The 1942 motion picture was recut from a pirated Italian adaptation and released in fascist Italy and Europe as two separate pictures. I’m planning an interview series about Ayn Rand’s breathtaking literary achievement and the outstanding movie version, which was theatrically released in 1988, for publication on the site.

While the film is also excellent, there is no substitute for the superior experience of reading We the Living, which was recently reprinted with an urgently relevant introduction by Leonard Peikoff, in this new trade paperback edition.

Screen Shot: ‘Cloudy with a Chance of Meatballs’

Attending a screening with radio’s sharpest movie critic, Kate Tyler, I’m surprised to say I enjoyed Sony’s animated picture, Cloudy with a Chance of Meatballs, based on a children’s story that Kate tells me she used to read to her kids.

Cloudy‘s not a great movie, yet it offers relatively innocuous family fare. Flint (Bill Hader), a creative child striving to become an inventor for the wrong reasons (pleasing others and being of service to the community) discovers as a young adult that one of his wild creations actually works and all hell breaks loose. It’s a visually fast-paced affair with the usual three dimensional (3D) tricks (no big deal) in an involving father-son story with a villain that echoes today’s authoritarian White House. Add an excellent subplot about a romantic interest (Anna Faris) whom Flint encourages to stop hiding her intelligence and a policeman (Mr. T in a fun vocal performance) that loves his work almost as much as he loves his son, who adopts a Tea Party attitude of personal responsibility and fuels the movie’s most exciting scene, and, despite an absurdist streak, you get a decent candidate for an afternoon matinee. Listen for a swipe at the Bush administration’s Troubled Asset Relief Program (TARP) and other digs at Big Government in a generally entertaining slice of life.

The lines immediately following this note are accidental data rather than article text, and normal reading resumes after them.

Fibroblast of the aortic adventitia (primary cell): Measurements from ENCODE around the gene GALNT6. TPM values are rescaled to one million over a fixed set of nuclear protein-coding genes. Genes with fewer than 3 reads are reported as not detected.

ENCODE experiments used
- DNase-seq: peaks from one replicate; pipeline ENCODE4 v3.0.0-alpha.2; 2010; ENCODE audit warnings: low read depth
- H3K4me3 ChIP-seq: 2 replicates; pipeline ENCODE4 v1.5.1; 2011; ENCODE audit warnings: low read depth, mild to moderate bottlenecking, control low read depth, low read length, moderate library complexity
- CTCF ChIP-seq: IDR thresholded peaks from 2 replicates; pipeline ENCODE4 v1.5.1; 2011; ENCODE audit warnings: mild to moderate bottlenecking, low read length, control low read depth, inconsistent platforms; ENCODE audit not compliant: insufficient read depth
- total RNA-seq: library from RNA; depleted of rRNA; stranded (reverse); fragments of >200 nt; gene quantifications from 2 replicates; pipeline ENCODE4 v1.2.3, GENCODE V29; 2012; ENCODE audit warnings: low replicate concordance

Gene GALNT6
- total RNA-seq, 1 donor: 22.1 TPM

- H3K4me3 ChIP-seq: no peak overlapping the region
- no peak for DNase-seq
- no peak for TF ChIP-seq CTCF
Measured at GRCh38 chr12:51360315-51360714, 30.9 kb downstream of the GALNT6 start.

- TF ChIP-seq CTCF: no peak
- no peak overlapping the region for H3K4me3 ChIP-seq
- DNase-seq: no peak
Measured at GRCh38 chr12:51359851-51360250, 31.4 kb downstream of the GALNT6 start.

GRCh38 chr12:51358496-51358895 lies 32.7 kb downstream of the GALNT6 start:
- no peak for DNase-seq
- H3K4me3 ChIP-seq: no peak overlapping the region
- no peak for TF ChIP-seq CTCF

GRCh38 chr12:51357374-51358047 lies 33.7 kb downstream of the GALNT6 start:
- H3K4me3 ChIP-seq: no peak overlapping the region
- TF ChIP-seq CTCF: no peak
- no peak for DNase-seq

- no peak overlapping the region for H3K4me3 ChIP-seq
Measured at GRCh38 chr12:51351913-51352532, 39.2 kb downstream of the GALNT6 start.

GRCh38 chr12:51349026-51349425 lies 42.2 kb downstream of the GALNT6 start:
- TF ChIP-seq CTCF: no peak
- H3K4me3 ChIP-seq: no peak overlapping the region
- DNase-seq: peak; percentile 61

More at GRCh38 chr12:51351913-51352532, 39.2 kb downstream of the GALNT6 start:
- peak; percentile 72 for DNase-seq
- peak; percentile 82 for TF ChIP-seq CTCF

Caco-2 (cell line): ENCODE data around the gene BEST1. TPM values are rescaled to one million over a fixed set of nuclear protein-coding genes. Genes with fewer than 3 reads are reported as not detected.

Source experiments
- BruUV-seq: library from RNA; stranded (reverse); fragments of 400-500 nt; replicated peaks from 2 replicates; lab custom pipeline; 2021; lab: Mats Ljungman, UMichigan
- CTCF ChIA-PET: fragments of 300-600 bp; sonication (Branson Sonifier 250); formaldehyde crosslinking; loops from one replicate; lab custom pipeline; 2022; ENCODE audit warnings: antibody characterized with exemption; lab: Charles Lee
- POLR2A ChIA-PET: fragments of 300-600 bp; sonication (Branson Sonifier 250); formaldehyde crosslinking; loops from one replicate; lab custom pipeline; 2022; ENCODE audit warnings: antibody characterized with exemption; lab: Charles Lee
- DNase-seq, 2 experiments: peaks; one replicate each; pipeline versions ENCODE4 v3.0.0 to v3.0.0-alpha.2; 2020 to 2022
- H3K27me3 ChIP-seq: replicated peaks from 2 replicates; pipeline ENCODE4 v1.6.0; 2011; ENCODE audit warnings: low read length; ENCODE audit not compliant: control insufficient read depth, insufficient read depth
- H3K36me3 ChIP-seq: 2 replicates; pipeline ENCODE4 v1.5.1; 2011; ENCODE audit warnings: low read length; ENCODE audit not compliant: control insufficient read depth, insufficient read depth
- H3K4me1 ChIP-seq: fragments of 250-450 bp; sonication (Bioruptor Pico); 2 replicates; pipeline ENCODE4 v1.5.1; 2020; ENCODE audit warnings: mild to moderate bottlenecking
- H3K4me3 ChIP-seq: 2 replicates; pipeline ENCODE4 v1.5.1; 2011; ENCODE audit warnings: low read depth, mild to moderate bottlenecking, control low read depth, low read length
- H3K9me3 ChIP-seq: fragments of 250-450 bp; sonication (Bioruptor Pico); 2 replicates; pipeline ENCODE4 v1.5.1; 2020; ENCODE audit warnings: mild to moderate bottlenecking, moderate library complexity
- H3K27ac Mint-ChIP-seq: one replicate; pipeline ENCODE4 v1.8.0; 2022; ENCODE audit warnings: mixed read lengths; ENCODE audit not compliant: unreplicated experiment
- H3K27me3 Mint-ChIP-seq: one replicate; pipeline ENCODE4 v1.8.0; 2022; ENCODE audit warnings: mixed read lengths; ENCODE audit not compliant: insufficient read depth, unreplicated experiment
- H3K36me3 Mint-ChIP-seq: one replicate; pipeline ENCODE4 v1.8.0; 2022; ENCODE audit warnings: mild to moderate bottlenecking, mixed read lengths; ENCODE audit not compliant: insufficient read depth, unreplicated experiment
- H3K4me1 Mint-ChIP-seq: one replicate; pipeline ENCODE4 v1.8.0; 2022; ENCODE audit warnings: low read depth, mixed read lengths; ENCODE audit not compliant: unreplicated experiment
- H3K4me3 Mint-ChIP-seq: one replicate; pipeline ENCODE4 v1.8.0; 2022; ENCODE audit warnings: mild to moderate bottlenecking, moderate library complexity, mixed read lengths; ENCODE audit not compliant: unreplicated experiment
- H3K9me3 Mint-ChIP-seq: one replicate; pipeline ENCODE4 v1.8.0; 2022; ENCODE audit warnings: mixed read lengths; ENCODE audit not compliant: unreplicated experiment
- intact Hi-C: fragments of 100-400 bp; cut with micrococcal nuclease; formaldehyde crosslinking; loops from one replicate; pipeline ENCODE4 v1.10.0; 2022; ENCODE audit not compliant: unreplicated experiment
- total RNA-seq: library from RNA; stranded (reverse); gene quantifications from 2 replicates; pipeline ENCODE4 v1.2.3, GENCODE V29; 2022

Army Archerd, 1922-2009

Hollywood reporter Army Archerd has died, according to his wife, Selma. He will be missed. I had the pleasure of meeting and interviewing the longtime Variety columnist last year before a film festival screening of Howard Hawks’ Red River starring John Wayne. We talked about the Duke, the Western and the Golden Age (which he mentioned in his column). In person, the Navy veteran was an outspoken, spright, and dapper man who enjoyed remembering movie stars and the way they were. I always liked that Army Archerd was neither salacious nor malicious; his work was generally oriented toward facts. When I decided to write a column for Box Office Mojo in 2005, I knew that he had done it first, longest, and with lasting results. He wrote about Hollywood like its movies mattered. Army Archerd was 87.

Movie Review: Whiteout

The poorly scripted Whiteout goes blank early and often, ruining an otherwise interesting concept—an Antarctica mystery—with some of the worst lines in a movie this year. The whodunit is blatantly obvious, which might not be a problem if the film, starring Kate Beckinsale as a U.S. marshal, made us care about the characters or the puzzle, which involves a Soviet military plane that goes down in the South Pole. An aimless script, uneven performances, and bad directing—with countless unnecessary closeups—make Whiteout a painfully bad movie. For a straightforward Cold War thriller at the earth’s other polar ice cap, see Ice Station Zebra (Rock Hudson, Ernest Borgnine, Jim Brown), based on an Alistair MacLean novel, instead.